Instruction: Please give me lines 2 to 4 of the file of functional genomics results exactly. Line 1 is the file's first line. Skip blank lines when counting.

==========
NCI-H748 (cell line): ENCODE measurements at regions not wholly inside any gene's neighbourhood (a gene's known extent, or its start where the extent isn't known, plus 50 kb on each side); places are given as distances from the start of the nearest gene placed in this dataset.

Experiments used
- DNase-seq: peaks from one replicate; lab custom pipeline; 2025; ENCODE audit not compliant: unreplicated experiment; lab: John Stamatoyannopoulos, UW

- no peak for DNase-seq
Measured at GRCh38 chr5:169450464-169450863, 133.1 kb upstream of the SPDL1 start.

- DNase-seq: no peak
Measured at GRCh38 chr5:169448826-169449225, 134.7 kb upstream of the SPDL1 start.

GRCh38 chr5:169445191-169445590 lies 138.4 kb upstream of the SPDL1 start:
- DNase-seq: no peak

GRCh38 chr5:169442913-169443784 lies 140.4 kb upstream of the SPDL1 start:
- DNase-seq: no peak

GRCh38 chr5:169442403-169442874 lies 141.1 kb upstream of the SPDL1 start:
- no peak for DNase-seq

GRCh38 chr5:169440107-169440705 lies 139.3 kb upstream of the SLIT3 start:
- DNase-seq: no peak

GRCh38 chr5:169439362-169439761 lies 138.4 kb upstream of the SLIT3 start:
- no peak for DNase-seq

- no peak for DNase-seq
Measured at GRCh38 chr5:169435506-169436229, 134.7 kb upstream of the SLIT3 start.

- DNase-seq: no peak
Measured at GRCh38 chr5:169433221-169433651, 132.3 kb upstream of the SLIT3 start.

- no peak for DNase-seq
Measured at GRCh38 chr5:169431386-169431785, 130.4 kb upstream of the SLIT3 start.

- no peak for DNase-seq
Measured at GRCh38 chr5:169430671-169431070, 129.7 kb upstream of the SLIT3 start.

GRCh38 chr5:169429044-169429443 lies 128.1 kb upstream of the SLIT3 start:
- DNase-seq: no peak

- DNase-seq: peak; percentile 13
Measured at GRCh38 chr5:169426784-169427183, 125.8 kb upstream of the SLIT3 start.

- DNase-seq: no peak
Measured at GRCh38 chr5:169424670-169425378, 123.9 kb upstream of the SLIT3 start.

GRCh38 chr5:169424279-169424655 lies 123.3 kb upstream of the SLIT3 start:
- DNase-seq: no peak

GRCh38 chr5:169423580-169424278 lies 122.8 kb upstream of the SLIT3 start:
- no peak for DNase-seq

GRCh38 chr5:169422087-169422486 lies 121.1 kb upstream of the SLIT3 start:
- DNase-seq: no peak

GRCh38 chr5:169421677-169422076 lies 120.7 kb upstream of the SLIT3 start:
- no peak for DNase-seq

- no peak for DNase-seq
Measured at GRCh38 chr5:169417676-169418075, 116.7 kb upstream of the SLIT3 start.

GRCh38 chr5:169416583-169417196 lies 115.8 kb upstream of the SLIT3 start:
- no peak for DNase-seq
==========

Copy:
Experiments used
- DNase-seq: peaks from one replicate; lab custom pipeline; 2025; ENCODE audit not compliant: unreplicated experiment; lab: John Stamatoyannopoulos, UW

- no peak for DNase-seq